The aircraft carrier is home to four fighter attack squadrons, one early airborne warning squadron, one electronic attack squadron and two helicopter squadrons. Thousands serve/support the ‘carrier city’ -everything from a hospital to those who serve as cooks, mechanics, supply chain, and tons more.
With the completion of COMPTUEX, the Carl Vinson Strike Group deployed January 2017 and are heading to the Asia-Pacific, “where there are a number of security challenges”, according to Secretary Carter.
This includes North Korea’s nuclear saber-rattling, maritime territorial concerns in the East and South China Seas, the Indian Ocean and elsewhere, and Russia’s and China’s vows to confront American missile defense projects in Europe and Asia.
LCDR Bennett assures from the Carl Vinson,
“We’re going to continue to deploy – to reinforce our commitment to the region and reassure our partners that we’re engaged and trusted allies.” Shared international principles of freedom, stability, and a high-standard trade system must be reinforced and allowed to flourish. Secretary Carter emphasized that the US, “will fly, sail, and operate wherever international law allows.”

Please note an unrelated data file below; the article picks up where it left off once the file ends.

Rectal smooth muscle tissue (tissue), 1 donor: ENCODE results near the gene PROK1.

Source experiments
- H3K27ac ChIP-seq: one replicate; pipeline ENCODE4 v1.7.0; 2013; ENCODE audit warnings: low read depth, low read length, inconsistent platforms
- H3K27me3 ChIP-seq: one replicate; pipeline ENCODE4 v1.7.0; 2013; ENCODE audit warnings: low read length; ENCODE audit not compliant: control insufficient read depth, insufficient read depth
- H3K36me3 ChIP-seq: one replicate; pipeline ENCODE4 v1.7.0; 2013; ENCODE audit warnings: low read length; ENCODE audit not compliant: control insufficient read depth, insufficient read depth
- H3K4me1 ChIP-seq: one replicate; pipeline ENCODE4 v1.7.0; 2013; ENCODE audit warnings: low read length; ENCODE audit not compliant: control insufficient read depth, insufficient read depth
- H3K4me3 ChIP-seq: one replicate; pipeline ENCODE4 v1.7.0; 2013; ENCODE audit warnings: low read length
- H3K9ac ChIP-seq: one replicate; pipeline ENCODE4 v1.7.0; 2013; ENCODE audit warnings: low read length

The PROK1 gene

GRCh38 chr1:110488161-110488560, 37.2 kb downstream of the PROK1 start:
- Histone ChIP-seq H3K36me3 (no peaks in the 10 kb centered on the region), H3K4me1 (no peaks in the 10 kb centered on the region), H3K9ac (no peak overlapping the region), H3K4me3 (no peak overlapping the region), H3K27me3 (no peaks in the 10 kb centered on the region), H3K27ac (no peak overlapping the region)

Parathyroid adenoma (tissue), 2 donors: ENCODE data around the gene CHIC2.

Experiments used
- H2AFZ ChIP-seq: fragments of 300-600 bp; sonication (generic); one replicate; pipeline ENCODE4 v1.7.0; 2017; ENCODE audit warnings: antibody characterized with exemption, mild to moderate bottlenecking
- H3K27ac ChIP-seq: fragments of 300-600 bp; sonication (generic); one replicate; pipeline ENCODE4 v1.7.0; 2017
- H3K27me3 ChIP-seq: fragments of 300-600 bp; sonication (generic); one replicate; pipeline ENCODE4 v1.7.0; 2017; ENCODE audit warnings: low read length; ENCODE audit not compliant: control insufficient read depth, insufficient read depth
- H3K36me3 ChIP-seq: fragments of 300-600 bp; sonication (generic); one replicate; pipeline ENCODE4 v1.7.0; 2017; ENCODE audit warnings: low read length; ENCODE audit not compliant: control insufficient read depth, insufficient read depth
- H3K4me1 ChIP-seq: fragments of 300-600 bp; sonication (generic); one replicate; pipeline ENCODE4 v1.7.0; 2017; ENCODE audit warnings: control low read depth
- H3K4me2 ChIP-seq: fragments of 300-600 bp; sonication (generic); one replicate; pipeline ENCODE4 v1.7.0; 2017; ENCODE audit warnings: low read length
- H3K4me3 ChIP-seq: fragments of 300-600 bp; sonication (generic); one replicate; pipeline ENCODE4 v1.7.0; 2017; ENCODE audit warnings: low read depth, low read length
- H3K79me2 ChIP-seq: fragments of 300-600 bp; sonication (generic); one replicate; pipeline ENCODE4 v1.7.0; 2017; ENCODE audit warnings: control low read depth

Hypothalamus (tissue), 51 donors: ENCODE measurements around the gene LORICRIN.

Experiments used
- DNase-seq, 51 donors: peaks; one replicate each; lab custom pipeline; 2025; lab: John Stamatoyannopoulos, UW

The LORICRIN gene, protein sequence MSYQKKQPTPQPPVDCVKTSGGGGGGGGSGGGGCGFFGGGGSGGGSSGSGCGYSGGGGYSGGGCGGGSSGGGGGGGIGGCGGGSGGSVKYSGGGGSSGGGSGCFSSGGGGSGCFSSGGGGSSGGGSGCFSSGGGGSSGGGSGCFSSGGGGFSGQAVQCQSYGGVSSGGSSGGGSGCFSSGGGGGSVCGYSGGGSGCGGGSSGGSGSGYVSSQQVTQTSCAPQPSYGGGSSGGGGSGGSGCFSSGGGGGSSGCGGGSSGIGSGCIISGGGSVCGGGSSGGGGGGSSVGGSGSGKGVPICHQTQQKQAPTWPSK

Who are you going to call when crisis thunders? A floating ‘911’ force.
On January 1, 2017, North Korean leader Kim Jong announced that an intercontinental ballistic missile launch was close for his nuclear-capable country. April 2016 saw Russian jets fly within 30 feet of US Navy destroyer, USS Donald Cook, in the Baltic Sea. In September, Russia announced it would park its only aircraft carrier, Admiral Kuznetsov, off Syria’s coast for combat. A CNN report mapped ISIS in “29 countries other than Iraq and Syria…attacks have killed at least 2,043 people and injured thousands.”